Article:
Wear your helmet, watch carefully for traffic, and talk with your licensed healthcare provider before you roll on your merry way. Then, here’s how switching to a bike commute could give a big part of your life back in more ways than one.
The health benefits of a bike commute
Cycling is a great all-around workout in general, explains John Solle, National Association of Sports Medicine (NASM) Certified Personal Trainer & Corrective Exercise Specialist and coach at Noom. Biking improves strength, balance and coordination, and a the calories burned from biking can land around 200 to 400 from just a casual ride.
Plus, Solle says, as a low-impact exercise, “many people find it easier to push their heart rate up and increase their level of physical exertion, something that many find challenging with higher-impact exercises like running,” he says.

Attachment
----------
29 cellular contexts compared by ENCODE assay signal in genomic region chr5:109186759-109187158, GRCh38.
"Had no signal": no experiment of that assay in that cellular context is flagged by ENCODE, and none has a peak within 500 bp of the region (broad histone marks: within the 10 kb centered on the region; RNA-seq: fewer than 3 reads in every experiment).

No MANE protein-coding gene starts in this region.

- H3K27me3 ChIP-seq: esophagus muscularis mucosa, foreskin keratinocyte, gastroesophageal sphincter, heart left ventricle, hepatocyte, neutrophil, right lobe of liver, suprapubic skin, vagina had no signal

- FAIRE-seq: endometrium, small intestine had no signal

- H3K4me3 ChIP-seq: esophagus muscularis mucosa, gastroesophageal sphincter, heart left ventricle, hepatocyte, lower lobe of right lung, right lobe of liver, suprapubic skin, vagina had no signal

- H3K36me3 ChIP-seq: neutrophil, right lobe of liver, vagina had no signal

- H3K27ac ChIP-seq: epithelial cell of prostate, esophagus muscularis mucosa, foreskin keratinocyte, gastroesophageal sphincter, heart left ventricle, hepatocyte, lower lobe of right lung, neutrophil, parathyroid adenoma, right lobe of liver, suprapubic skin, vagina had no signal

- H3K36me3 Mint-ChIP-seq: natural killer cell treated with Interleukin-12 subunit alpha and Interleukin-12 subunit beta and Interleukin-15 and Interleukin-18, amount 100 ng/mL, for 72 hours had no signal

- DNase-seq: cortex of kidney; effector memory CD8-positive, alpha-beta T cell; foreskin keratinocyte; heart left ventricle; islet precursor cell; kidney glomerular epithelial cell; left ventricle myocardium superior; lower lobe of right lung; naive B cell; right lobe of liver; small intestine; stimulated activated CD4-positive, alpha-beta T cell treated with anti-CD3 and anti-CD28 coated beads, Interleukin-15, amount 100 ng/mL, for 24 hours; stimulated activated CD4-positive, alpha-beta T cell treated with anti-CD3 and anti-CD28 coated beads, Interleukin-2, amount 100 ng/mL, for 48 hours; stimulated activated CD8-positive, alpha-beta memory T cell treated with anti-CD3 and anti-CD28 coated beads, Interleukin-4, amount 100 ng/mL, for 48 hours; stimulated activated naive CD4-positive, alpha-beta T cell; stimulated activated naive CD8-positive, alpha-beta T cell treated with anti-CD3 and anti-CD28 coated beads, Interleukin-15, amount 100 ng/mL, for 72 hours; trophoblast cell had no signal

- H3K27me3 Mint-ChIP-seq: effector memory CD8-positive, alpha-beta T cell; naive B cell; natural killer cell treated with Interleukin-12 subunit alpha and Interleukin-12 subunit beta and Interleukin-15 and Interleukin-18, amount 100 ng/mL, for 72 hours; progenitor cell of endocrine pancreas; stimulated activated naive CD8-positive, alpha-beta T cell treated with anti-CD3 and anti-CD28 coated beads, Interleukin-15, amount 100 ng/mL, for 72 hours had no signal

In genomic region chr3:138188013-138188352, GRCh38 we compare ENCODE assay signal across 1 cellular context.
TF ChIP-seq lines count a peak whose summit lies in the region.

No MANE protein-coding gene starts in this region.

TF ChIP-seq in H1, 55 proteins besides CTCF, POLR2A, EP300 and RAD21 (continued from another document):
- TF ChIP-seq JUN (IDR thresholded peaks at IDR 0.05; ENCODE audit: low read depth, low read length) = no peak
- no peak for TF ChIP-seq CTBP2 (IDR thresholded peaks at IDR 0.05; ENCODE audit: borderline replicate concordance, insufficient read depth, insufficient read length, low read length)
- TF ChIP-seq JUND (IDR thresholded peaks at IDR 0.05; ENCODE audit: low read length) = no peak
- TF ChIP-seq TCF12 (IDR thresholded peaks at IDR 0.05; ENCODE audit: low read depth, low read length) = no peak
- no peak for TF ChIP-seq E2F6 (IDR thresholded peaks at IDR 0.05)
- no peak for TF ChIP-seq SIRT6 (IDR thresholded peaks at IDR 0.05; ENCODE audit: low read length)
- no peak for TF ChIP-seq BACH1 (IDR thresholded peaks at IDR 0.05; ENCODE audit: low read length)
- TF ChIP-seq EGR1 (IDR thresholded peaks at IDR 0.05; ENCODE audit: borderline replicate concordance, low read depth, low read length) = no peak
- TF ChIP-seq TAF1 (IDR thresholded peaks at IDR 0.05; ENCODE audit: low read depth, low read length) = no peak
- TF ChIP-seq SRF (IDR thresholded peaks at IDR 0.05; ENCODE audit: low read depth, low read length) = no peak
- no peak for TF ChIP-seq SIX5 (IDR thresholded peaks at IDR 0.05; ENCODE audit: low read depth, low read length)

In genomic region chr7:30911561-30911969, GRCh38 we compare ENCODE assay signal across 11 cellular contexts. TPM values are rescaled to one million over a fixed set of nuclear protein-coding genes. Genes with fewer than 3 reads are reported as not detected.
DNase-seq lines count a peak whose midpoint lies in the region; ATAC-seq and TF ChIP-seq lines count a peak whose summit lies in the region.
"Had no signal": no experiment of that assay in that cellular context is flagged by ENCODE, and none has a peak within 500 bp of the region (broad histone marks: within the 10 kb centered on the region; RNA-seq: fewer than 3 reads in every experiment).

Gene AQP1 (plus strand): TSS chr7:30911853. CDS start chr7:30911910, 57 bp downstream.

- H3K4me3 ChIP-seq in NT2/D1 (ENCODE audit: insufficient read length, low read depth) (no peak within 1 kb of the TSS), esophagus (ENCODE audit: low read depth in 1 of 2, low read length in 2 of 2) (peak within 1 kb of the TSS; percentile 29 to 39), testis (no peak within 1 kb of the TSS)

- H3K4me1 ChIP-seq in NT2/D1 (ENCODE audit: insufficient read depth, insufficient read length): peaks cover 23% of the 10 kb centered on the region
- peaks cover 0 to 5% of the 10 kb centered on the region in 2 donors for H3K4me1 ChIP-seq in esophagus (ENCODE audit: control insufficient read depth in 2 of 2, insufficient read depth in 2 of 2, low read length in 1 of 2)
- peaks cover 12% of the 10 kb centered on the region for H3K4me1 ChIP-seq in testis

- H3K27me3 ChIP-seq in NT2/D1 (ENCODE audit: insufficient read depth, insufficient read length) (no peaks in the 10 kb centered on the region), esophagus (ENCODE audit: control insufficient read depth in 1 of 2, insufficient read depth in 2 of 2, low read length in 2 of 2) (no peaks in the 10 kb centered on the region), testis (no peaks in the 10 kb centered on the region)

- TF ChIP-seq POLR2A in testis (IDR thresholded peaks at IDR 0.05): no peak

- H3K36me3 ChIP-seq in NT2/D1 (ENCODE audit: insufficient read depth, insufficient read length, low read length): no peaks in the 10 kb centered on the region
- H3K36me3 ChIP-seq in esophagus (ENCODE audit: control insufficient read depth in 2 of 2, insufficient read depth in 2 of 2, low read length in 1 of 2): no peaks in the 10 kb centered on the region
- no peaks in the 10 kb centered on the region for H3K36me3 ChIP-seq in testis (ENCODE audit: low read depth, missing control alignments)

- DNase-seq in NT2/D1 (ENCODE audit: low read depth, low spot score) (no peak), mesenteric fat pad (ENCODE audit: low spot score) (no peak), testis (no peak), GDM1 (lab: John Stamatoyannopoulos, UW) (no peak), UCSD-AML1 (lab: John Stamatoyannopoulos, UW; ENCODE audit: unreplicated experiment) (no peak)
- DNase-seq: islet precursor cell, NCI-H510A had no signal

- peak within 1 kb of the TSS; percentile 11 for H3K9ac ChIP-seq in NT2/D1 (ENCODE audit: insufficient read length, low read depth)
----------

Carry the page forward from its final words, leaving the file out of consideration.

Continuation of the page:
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Biking to work is great for your heart
According to US Census data, the average work commute is around 27 minutes—time that can eat into the all-too-limited hours in your day. “We recommend 150 minutes of moderate aerobic exercise a week to improve your heart health,” says Sonia Tolani, MD, a cardiologist specializing in sports cardiology and co-director of the Women’s Heart Center at NewYork-Presbyterian/Columbia University Irving Medical Center. “Sometimes it’s hard to find the time to exercise on a busy day, which is why biking to work is an excellent way to meet your cardio goals.”
Plus, research shows that cycling 20 minutes a day can improve blood pressure, cholesterol, and other contributors to heart disease, lowering your risk of developing the chronic condition.